He Moved Swiftly… will run over two weekends, Saturday, June 15 and again Friday, June 21 to Sunday, June 23. On a walkable path across unnamed San Francisco landmarks, audiences will be invited to partake in a guided performance that is part second line, part Egungun masquerade, part séance and part historical dancing tour of San Francisco. The dancers that Amara has assembled and invited into this experiment reenact and embody a multitude of griefs. The artists are co-creators that conjure Ed’s spirit of improvisation and outrageousness. They bend and move into a magic that exists when you tell the truth/when you are trued. Both site-specific and sight-specific, audiences are treated to a very particular rendering of loss and love.

Pictured: Ed Mock Photo by Simo Neri
Pictured: Ed Mock
Photo by Simo Neri

Again, Amara asks, “Do you dance for the dead or with the dead?” Is this an opening of a time capsule or the installing of a belated cornerstone? Is it a monument for displaced dancers and peoples moved out by gentrifying forces? Is it a roaming altar, erected and re-erected at every home, studio, restaurant or bar that reminds that someone is missing? Is it a resurrection? A second coming? A muscled memory that makes limb and lank bend into meaning? “Follow me,” she implores, “and I will tell you the story about a man. A dancing man. A naughty free-love man. I will tell you about a man that loved being with folks. Loved company. Loved receiving callers. Created a dance company. I will invite those who never properly mourned or stepped foot where he was footed because they could never believe he was gone.”

I will be the partner that leads. I will dance for the presence of Ed Mock and not for the nostalgia of him. I will gather those that knew and those that are in the know. I will enlist our dance to break ground, not to build another high-rise over the window that I look out of nightly because I love this city, but to exhume the black, queer, spiritual, broken, AIDS-riddled body of a conga man, a modern jazz man, a contemporary man, a shimmy man, a two-step and a waltz man. Come and we will dance together because He Moved Swiftly But Gently Down the Not Too Crowded Street…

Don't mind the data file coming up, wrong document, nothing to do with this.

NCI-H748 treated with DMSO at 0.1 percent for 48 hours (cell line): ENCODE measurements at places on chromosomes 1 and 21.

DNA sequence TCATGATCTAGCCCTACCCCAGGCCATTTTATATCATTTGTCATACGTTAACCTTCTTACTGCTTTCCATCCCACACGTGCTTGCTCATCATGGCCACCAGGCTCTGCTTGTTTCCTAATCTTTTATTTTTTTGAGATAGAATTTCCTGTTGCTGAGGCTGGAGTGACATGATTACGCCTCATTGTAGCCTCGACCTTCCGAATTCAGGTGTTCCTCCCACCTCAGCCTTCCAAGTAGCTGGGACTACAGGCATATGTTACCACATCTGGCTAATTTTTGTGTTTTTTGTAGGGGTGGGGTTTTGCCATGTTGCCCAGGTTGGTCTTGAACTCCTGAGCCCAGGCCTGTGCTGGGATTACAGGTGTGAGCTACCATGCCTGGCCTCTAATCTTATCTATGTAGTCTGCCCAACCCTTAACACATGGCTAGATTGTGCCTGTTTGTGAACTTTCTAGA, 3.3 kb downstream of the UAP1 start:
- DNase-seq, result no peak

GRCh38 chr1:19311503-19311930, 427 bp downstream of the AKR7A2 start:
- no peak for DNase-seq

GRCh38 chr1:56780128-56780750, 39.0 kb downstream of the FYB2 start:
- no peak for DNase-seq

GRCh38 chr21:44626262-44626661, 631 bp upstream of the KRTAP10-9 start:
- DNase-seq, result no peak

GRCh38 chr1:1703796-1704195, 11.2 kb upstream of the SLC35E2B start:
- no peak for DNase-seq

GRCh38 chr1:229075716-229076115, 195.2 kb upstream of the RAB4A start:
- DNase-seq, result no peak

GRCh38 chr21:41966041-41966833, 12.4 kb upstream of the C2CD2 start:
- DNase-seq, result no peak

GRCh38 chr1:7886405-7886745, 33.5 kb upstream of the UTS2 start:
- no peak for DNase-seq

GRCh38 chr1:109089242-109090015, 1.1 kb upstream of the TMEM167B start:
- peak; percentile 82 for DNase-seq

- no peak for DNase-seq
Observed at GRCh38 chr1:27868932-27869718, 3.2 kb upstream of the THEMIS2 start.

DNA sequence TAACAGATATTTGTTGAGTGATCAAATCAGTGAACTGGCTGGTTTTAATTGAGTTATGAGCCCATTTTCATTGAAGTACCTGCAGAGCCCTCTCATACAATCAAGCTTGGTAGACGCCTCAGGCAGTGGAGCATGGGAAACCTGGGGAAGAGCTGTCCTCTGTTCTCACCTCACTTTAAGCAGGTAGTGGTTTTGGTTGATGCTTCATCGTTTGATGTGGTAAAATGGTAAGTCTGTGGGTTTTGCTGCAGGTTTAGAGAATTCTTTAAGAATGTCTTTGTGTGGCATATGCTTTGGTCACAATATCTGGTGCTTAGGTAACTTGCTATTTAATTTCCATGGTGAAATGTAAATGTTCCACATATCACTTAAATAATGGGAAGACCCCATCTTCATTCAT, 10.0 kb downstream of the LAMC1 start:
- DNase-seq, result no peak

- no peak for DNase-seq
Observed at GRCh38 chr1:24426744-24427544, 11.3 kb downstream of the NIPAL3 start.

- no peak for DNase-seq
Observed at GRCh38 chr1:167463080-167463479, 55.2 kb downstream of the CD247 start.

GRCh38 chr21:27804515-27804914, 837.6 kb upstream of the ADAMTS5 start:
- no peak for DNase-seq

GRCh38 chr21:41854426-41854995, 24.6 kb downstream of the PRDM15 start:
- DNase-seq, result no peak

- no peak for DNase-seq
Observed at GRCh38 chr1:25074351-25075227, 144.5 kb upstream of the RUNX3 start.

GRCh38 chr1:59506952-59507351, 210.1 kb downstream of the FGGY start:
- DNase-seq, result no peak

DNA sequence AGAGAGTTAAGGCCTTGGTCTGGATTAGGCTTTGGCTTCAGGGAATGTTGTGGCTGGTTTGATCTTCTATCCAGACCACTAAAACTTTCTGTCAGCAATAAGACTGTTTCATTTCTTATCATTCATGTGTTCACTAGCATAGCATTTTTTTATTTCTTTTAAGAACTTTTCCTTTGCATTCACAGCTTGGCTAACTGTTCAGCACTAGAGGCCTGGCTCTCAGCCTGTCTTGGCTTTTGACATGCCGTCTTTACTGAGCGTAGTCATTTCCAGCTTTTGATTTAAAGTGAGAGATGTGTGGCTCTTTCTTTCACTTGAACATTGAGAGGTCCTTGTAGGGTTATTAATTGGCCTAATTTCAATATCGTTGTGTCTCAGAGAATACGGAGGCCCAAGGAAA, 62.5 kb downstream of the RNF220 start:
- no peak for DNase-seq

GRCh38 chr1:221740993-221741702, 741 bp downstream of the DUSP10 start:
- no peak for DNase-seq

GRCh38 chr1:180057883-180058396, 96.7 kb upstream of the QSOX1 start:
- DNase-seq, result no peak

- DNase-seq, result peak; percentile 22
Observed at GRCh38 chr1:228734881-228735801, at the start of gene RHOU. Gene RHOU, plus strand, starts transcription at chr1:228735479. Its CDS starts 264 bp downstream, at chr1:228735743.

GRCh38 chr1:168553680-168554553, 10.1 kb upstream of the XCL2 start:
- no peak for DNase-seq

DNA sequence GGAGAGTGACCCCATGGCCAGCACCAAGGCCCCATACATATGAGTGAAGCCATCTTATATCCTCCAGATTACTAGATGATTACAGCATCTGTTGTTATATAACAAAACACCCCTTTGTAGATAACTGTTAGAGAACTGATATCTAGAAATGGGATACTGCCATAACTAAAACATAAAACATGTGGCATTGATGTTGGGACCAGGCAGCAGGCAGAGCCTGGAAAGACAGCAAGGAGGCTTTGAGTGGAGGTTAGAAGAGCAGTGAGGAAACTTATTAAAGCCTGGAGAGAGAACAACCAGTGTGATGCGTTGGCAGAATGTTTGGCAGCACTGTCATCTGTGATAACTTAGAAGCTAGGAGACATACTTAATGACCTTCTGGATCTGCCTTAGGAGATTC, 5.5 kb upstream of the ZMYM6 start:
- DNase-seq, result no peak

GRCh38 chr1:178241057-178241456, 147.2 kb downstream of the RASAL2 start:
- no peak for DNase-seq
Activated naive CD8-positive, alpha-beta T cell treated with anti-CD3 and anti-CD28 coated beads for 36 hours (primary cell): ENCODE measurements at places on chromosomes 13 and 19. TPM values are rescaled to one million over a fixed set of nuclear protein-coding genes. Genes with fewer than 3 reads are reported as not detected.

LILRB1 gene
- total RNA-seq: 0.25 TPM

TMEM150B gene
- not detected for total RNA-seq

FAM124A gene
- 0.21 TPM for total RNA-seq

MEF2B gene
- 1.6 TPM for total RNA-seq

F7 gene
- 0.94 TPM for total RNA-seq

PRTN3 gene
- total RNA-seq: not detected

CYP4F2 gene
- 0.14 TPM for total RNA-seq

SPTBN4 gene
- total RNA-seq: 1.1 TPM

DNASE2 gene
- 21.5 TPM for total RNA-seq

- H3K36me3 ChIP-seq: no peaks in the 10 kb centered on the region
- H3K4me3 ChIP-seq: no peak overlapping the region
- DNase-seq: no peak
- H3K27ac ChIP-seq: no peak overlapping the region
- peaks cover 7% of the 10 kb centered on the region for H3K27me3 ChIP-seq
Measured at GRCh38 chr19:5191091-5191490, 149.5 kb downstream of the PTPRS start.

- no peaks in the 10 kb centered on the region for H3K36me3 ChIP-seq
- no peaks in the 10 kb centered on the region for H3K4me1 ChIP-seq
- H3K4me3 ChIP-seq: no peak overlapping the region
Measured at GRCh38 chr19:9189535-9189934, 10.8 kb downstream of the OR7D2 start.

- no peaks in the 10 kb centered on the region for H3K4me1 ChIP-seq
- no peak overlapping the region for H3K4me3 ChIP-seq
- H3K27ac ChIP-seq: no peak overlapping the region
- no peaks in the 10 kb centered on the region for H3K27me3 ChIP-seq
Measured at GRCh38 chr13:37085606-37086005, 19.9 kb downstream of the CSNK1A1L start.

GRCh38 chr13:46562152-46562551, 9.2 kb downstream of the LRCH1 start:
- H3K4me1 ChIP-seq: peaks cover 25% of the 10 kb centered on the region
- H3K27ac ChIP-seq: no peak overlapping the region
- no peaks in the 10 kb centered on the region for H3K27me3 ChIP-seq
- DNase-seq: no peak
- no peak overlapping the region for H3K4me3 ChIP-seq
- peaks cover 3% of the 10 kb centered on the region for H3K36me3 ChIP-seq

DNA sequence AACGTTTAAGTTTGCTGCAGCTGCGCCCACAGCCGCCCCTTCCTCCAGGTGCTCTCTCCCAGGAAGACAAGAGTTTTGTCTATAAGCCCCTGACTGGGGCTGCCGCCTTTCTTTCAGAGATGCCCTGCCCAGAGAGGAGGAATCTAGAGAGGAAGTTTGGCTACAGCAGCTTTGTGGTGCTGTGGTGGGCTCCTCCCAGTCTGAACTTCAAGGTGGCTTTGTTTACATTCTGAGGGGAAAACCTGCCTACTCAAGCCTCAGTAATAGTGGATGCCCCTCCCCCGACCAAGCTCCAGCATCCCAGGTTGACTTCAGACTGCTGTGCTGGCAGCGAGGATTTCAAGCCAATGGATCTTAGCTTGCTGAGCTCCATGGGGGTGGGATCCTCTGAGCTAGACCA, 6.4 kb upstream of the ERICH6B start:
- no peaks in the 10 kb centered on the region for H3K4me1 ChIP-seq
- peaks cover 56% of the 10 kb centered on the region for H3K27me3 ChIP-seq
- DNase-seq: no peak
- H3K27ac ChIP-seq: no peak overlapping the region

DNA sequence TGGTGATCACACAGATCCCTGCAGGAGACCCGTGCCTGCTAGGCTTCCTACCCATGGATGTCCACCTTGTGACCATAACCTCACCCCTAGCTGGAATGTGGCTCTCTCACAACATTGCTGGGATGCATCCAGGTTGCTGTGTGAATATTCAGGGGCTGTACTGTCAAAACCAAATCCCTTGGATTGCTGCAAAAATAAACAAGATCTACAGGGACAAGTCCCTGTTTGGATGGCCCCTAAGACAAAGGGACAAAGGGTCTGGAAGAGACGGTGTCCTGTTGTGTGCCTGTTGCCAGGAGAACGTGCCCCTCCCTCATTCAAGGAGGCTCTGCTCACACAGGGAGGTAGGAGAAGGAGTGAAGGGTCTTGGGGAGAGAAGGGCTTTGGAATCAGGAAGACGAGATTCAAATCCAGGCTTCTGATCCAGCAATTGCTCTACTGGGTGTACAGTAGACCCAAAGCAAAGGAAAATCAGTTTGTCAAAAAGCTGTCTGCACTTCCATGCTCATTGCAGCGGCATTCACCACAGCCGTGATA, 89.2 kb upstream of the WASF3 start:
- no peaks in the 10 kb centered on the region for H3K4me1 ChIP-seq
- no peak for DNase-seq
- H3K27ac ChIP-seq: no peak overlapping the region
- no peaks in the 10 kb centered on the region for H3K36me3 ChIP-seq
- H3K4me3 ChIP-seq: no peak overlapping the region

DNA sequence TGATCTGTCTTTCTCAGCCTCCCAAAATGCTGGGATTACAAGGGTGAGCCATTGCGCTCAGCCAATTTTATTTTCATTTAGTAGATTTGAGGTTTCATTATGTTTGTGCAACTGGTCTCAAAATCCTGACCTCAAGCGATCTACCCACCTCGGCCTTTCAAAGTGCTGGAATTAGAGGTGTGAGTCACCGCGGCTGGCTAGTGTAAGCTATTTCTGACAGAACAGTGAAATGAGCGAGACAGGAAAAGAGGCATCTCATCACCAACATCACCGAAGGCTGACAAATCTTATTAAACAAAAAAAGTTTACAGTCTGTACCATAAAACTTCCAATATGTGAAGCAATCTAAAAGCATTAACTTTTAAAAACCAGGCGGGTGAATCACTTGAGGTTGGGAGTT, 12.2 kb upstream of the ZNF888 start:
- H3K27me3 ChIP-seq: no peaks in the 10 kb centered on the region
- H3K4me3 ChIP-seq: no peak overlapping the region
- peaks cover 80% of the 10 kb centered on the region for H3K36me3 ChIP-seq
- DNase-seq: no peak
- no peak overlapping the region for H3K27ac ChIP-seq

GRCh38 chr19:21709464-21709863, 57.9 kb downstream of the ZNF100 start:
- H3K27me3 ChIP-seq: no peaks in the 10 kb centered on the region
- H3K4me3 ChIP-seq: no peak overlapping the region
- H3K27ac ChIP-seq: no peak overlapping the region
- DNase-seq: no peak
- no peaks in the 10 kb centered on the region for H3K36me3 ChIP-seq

Dancers’ Group/ONSITE & Amara Tabor-Smith present He Moved Swiftly But Gently Down the Not Too Crowded Street: Ed Mock and Other True Tales in a City That Once Was

Sat, June 15 & Fri-Sun, June 21-23, 3:30-8:30pm
Various locations in San Francisco.

See center insert for more information. Learn more at dancersgroup.org

Marvin K. White, MDiv, is currently serving as the Full-time Minister of Celebration at GLIDE Church in San Francisco. He is a graduate of The Pacific School of Religion, where he earned a MDiv. He is the author of four collections of poetry: Our Name Be Witness; Status; and the two Lammy-nominated collections last rights and nothin’ ugly fly. He was named one of YBCA's “100” in 2019. He is articulating a vision of social, prophetic and creative justice through his work as a poet, artist, teacher, collaborator, preacher, cake baker, and Facebook Statustician.